Come again? I suggested, several times, that you work with SoLux directly as you know what your test setup and method are and SoLux knows theirs. And yes, I think you have an obligation to at least try to resolve this issue since you and others are so eager to publish results that claim the products don't meet published specifications. That's a big deal in my book.
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digitaldog
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« Reply #16 on: June 21, 2013, 01:00:06 PM »
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Andrew wrote: "Why don't you find out what instrument they used, the software used, and the exact testing process used to get their numbers?"
Come again? I suggested, several times, that you work with SoLux directly as you know what your test setup and method are and SoLux knows theirs. And yes, I think you have an obligation to at least try to resolve this issue since you and others are so eager to publish results that claim the products don't meet published specifications. That's a big deal in my book.

Franz, I don't care, and only you dismiss other's data that correlates and disproves Solux marketing. Only you thus far have measured data that correlates somewhat closely with them, using a pretty piss poor product to do so. You asked a question here yourself: Do SoLux bulbs meet color temp specs? They do not. Multiple people have told you this. At PhotoNet, you suggested we measured the Solux incorrectly didn't you? Since you don't have the proper equipment anyway, and since you don't know how Solux did their measurements, how as an 'engineer' can you suggest Robin, Tim and I all did this incorrectly? We are very secure in our findings. IF you or Solux don't agree, and you've said that in print, it is up to you to prove the data collected is incorrect and you haven't done this. On the other hand, several of us, using Spectrophotometer's that range from a few thousands dollars to one over $13K all have data which suggests YOU and Solux are the one's off here. But none of us care, only you have come to no less than three sites to suggest the values Solux uses are correct and worse, that we should all be using their 5000K bulbs and then calibrating our differing displays using differing instruments to 5000K which doesn't wash.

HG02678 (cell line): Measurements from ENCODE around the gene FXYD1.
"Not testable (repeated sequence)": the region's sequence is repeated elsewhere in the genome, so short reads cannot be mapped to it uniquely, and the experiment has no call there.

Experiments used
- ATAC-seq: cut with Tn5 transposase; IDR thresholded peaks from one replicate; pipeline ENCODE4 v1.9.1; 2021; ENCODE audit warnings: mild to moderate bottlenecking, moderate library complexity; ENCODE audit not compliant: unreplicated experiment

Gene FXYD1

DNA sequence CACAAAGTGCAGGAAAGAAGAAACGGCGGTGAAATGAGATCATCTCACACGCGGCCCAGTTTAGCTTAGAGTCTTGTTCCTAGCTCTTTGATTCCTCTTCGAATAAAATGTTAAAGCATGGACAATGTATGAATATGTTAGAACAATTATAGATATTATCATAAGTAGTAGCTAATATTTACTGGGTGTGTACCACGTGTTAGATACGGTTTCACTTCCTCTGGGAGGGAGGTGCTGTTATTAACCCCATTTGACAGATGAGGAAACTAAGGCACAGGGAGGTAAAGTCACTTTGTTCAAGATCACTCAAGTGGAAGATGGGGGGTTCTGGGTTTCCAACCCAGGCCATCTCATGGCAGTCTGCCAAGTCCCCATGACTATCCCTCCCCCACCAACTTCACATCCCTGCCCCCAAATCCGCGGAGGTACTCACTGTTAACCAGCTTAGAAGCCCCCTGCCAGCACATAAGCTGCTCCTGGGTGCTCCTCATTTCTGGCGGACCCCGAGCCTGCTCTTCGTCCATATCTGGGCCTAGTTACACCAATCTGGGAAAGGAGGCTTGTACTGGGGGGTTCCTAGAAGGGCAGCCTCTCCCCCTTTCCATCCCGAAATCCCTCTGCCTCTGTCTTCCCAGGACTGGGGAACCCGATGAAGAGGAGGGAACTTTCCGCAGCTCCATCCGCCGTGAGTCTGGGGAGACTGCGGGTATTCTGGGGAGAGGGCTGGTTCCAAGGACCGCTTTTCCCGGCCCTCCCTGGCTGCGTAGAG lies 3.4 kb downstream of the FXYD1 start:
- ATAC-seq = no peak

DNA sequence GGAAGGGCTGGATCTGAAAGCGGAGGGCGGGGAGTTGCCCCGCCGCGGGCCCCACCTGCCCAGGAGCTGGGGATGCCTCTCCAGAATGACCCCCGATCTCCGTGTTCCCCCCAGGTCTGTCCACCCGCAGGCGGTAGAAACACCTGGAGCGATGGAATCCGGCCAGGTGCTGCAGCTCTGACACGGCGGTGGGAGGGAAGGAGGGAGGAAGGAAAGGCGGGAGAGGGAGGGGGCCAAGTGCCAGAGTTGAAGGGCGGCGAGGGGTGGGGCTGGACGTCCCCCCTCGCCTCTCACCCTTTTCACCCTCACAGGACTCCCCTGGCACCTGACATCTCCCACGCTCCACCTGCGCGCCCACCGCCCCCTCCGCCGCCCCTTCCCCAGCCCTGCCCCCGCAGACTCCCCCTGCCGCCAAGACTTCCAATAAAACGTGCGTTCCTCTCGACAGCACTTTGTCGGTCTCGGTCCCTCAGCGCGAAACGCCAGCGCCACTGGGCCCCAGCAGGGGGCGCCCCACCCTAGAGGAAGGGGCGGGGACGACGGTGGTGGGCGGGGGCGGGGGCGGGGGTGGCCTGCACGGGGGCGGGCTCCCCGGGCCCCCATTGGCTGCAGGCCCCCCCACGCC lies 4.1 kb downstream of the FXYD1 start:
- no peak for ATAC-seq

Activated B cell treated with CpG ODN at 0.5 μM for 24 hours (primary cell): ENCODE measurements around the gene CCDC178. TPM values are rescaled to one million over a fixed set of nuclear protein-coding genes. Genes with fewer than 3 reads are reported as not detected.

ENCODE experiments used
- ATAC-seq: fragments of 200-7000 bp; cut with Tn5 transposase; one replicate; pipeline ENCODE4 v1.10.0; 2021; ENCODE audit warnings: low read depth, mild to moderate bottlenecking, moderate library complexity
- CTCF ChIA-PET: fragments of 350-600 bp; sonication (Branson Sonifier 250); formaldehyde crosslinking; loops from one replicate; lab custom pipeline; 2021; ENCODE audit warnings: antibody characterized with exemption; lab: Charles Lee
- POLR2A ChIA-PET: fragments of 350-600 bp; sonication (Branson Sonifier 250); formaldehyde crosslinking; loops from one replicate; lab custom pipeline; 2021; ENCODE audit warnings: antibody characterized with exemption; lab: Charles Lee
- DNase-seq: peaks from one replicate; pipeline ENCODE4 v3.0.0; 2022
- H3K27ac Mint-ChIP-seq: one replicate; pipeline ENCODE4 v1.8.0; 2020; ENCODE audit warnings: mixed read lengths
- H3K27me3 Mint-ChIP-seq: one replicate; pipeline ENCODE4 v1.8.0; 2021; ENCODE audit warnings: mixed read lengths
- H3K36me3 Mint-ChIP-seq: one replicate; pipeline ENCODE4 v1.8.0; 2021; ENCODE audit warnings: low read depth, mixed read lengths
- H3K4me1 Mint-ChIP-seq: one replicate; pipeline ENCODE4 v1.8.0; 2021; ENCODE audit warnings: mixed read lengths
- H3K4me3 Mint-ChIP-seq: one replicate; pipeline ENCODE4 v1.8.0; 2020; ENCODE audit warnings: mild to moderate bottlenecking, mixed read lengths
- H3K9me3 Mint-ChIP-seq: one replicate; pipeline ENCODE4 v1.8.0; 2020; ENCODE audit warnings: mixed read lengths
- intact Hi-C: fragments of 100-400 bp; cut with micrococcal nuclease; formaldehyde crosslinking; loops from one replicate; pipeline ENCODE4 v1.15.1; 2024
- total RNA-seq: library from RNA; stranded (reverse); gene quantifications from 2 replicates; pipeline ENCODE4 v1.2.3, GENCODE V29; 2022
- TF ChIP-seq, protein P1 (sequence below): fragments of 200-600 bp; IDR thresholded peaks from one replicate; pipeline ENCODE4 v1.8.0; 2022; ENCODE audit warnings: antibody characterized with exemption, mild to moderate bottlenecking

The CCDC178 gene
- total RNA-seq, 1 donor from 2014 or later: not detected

I'd be happy to work with Solux if they want to pay me to do so. Otherwise, based on the data I and other's have collected, I have no reason to go any further. You on the other hand don't seem to be satisfied until someone, somewhere tells you they came up with the same data you did, and maybe with something like a 10 year old Minolta color meter, they will. You'll probably not find them here or on the CS list, folks here are a bit more sophisticated in terms of the equipment and testing methodology they used to come to conclusions.
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Andrew Rodney
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« Reply #17 on: June 21, 2013, 01:03:23 PM »
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And yes, I think you have an obligation to at least try to resolve this issue since you and others are so eager to publish results that claim the products don't meet published specifications.

And YOU have an obligation to prove at least three of us who all produced similar results are wrong as you stated at PhotoNet! You haven't done this and I don't think you can. You are the one who asked about the differences, not myself, or Solux. The obligation is entirely on you!
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Andrew Rodney
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« Reply #18 on: June 21, 2013, 01:07:35 PM »
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You have a career in electronics?! OH JOY!

Could you R&D and design decent MR16 circuitry into a task lamp whose 110v>12v power converter won't crap out after 40 hours of use? I mean could ya'?! REALLY?! Could ya?! That would really help a small group of photographers out who bought a Solux bulb but can't find reliable lamps to drive it.

No need to candy-coat it, Tim, let's really pound on the noob til he goes away . . .
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digitaldog
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« Reply #19 on: June 21, 2013, 01:10:49 PM »
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No need to candy-coat it, Tim, let's really pound on the noob til he goes away . . .

Tim's over on PhotoNet so he's aware of the various issues with Franz if you will. If you really want to know the various rabbit holes we've been down, there's this:

http://photo.net/digital-darkroom-forum/00bjDL

When that got as far as it did, he started this post there (and here and on the ColorSync list):

http://photo.net/digital-darkroom-forum/00bkvN
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Andrew Rodney